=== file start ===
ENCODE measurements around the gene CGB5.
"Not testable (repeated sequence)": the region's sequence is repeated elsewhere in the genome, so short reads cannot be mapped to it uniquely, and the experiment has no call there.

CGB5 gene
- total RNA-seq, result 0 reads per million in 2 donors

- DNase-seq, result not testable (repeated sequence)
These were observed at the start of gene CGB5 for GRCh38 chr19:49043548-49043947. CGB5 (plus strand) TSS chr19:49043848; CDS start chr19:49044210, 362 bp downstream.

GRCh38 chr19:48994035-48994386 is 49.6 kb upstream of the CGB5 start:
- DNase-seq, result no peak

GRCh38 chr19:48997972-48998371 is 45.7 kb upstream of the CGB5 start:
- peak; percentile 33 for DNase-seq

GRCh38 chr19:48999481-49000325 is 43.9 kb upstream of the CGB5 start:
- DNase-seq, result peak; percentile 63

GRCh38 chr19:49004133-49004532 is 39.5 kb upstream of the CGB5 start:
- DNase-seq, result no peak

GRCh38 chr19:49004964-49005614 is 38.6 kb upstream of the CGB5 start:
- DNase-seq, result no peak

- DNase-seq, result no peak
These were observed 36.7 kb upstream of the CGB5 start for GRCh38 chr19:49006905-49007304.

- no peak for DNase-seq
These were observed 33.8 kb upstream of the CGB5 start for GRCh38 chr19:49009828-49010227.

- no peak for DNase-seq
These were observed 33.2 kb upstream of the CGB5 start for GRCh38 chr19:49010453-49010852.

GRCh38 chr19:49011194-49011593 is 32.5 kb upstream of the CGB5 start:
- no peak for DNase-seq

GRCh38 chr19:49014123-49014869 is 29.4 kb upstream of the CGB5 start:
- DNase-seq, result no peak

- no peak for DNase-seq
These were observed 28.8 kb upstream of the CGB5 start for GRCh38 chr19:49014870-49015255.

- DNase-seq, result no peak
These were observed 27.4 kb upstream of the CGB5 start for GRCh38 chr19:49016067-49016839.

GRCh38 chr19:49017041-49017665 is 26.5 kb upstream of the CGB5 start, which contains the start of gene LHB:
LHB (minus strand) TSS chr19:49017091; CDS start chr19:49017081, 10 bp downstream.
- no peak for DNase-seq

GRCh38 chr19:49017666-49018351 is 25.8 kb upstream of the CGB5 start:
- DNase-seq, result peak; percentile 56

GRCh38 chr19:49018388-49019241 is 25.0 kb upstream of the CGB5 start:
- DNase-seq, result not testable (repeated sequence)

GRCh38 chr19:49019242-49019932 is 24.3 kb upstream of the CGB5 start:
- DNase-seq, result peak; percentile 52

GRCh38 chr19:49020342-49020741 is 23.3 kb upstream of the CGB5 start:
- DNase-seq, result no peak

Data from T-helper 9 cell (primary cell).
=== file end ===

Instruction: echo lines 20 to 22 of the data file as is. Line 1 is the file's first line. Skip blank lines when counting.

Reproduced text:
These were observed 33.8 kb upstream of the CGB5 start for GRCh38 chr19:49009828-49010227.

- no peak for DNase-seq
These were observed 33.2 kb upstream of the CGB5 start for GRCh38 chr19:49010453-49010852.